• Nathan Fox

Flaw-Weaken Confusion

Test 27 - Section 2 - Question 25

Logical Reasoning Difficulty: 2


Explanation


Demon user Terry F. asks, "Can you guys explain this question stem? I initially had the question right but the stem confused me and I changed my answer. Thanks."

Terry, I'm quite sure that you're not the only one confused! Most people would reflexively put this in the "Flaw" category (or "Flaw… EXCEPT" if they have one of those) simply because it contains the word "flawed." But this question stem is properly categorized as a Weaken question (or "Weaken… EXCEPT.")

The difference between Flaw and Weaken questions is that Flaw questions ask you to describe a flaw that exists in the argument while Weaken questions ask you to find an answer that, if true, would hurt the argument. 

But when all five answer choices on a Flaw question start with "overlooks the possibility that," or when, like it does here, the question includes "overlooks the possibility that," it turns the Flaw question into a Weaken question. The argument did overlook literally infinite possibilities. The argument has overlooked everything it did not say. So instead of using our Flaw analysis (Did the argument do this? Is it a problem?) we skip straight to the second part: Is it a problem?

On an EXCEPT question the analysis doesn't change, but there are four answers that do weaken the argument and one correct answer that does not. (The correct answer might be irrelevant or strengthen. It's the only one that doesn't weaken.)

Phew! I'm getting tired from explaining it, and you're probably tired of hearing me explain. But I promise it's easier than you think—it's all just baby steps.

A) This weakens the argument, so it's out. If a candidate's hobbies indicate that she can stick to things for the long term, then why isn't this a useful question to ask?


B) This doesn't weaken. This actually strengthens. If candidates might lie about their hobbies anyway—oh, I'm huge into nuclear physics just for fun!—then there's another reason why it's dumb to ask this question. Since this doesn't weaken the argument, it's the correct answer on this Weaken… EXCEPT question.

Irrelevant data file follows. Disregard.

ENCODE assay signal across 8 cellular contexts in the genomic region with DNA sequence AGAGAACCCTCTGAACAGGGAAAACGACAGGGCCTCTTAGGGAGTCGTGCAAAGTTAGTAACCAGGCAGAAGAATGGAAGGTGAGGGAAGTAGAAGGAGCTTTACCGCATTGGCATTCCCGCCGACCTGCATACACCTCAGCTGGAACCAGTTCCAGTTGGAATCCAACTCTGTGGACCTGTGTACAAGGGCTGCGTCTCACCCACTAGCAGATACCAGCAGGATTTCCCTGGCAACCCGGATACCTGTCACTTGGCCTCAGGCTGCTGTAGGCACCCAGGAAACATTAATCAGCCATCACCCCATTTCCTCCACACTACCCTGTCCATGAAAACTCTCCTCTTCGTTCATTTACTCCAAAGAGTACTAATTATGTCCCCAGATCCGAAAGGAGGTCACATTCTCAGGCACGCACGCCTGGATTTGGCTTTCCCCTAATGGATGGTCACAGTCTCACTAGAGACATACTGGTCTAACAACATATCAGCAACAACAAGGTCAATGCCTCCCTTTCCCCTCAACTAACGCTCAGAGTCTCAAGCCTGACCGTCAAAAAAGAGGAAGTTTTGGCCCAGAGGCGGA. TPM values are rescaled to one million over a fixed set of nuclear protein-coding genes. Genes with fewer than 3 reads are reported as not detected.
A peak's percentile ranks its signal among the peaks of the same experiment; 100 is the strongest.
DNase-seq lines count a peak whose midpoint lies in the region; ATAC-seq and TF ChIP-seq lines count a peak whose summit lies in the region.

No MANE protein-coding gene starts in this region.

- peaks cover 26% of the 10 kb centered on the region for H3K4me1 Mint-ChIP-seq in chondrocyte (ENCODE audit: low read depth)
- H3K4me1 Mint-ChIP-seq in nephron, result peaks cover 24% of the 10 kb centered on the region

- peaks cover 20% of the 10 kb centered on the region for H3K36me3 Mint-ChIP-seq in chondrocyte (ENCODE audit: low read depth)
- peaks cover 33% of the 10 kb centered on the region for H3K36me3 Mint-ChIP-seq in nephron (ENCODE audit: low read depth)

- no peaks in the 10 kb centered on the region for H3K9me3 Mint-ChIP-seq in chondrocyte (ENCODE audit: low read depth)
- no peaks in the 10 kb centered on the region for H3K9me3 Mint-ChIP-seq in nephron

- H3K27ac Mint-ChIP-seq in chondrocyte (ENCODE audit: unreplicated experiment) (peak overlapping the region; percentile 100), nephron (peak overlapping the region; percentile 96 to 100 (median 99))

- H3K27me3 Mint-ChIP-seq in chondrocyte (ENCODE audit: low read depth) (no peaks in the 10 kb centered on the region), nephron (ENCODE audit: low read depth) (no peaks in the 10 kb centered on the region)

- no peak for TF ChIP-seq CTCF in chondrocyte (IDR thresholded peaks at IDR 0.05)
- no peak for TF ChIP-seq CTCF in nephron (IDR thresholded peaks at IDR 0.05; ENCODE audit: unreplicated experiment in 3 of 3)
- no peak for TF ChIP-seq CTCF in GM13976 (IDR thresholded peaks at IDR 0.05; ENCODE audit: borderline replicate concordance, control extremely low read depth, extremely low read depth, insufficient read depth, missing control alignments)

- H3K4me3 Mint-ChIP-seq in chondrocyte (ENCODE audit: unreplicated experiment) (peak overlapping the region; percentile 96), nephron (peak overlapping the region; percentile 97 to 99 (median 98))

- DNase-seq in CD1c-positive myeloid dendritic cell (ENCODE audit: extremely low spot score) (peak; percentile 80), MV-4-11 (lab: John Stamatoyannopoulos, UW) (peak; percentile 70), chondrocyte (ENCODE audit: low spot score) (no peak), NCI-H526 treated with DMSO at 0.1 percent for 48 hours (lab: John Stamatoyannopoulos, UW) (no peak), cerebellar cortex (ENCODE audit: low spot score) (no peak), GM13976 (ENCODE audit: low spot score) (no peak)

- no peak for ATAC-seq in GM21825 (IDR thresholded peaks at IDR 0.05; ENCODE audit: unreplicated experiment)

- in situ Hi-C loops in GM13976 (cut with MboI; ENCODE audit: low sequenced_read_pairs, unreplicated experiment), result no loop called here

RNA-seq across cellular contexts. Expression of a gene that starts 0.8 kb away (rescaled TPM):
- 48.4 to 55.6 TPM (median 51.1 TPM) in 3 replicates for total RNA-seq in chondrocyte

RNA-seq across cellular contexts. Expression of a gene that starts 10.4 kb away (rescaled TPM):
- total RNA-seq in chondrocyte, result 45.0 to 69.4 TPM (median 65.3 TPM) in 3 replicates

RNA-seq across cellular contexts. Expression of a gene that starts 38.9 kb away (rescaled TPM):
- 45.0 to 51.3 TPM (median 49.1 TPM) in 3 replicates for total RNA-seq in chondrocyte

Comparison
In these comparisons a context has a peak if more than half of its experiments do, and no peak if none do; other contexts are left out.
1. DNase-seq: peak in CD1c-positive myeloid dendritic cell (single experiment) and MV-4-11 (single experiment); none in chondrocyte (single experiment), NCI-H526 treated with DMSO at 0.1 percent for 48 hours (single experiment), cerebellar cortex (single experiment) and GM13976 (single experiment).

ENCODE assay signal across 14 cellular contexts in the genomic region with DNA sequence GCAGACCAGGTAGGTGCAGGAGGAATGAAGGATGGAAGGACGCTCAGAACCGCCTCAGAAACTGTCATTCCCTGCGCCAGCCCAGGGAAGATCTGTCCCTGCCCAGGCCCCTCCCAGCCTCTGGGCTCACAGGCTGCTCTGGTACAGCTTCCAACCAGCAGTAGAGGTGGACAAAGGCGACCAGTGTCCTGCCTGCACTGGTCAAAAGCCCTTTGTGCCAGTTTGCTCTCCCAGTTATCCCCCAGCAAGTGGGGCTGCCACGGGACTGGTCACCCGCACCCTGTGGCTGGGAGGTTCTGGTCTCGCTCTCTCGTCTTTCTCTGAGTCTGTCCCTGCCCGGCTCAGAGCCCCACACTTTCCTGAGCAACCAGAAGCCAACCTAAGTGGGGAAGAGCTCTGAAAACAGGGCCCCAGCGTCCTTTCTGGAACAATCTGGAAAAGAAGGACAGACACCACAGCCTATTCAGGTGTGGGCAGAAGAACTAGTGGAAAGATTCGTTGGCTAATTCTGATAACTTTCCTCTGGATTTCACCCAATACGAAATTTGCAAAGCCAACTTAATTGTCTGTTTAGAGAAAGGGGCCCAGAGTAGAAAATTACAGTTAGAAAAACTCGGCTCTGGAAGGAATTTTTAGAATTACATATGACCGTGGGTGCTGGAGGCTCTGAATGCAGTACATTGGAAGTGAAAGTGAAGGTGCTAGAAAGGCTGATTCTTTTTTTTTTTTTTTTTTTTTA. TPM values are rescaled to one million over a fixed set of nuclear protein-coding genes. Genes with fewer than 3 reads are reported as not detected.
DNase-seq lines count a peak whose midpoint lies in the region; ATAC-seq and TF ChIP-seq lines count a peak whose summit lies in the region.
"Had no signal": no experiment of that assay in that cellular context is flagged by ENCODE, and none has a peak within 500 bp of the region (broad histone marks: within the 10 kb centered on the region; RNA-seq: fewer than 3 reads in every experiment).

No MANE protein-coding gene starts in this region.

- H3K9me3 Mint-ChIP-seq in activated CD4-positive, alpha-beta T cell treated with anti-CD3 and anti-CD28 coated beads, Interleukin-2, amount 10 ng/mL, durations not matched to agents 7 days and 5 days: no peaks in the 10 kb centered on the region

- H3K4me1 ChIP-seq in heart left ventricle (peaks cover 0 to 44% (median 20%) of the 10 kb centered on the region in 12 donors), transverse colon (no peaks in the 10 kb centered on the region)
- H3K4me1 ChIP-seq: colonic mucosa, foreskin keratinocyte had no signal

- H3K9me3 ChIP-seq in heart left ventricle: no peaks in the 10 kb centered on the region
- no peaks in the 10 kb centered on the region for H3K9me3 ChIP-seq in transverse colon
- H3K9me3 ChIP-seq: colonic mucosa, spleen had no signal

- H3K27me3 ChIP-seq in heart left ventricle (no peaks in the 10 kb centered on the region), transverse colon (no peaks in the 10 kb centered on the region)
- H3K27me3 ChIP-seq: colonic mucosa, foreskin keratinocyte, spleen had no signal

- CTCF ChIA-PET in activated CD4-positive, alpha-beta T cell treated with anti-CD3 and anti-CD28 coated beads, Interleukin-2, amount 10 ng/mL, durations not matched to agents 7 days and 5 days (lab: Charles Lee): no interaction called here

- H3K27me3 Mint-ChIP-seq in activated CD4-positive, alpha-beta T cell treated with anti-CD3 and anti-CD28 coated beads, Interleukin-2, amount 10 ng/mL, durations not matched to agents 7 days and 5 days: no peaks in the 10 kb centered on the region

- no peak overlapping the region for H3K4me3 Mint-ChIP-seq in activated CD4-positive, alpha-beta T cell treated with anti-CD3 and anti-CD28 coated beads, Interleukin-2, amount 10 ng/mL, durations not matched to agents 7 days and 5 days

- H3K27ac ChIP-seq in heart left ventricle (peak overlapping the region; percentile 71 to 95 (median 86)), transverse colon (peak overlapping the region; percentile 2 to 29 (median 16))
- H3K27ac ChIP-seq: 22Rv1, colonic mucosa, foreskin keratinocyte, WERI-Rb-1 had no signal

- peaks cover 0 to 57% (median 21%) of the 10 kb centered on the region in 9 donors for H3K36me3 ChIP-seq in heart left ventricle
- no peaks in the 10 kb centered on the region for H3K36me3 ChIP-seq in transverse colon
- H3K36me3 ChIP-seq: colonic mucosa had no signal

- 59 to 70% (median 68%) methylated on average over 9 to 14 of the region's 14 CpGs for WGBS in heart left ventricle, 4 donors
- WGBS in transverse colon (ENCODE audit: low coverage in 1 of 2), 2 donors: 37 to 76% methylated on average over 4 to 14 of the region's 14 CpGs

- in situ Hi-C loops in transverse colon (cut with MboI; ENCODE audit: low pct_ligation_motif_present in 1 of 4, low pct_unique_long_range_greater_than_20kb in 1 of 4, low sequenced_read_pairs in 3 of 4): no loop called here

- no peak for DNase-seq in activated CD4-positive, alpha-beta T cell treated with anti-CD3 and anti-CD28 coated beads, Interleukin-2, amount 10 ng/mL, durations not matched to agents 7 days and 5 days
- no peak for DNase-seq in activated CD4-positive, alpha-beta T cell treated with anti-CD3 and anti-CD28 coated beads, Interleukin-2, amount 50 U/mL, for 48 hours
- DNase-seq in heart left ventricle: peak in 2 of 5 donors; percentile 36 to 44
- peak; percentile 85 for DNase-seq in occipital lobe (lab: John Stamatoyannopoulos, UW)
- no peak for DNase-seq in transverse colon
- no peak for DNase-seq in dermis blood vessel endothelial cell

C) This weakens, so it's out. Don't we want our candidates to be relaxed and forthcoming in their interviews? Ask about their hobbies so that we can hit them with the zingers later!


D) This weakens, so it's out. If a candidate is deeply into organizing library card catalogues as a "fun" hobby, they're probably going to kick ass on our office filing system.


E) This weakens, so it's out. If personnel managers have to be skittish when asking questions, and therefore become worse interviewers, then we shouldn't restrict what questions they can ask.

The correct answer is B because it's the only one that doesn't weaken. This question is properly categorized as a "Weaken… EXCEPT" question. Thanks Terry!


Get more of these explanations from the LSAT Demon

135 views

Recent Posts

See All

The Critical "Must Be True"

Test 53 - Section 1 - Question 5 Logical Reasoning Difficulty: 1 Explanation Make sure you master this one before you move on. It's a great teaching example of the critical Must Be True (or "Supported

Infinite Ways to Lose

Test 36 - Section 3 - Question 22 Logical Reasoning Difficulty: 4 Explanation There are a million ways this argument could go wrong. Sure, the process of decaffeination might not cost anything. But hi

Pertinent Evidence

Test 58 - Section 4 - Question 23 Logical Reasoning Difficulty: 5 Explanation Demon user Will C proclaims, "I chose A over E because I overlooked the word 'Meteor' in answer B. Damnit. So—B is correct

  • Facebook Social Icon
  • Instagram
  • Twitter
  • LinkedIn Social Icon
  • YouTube
  • iTunes Social Icon

Thinking LSAT © 2020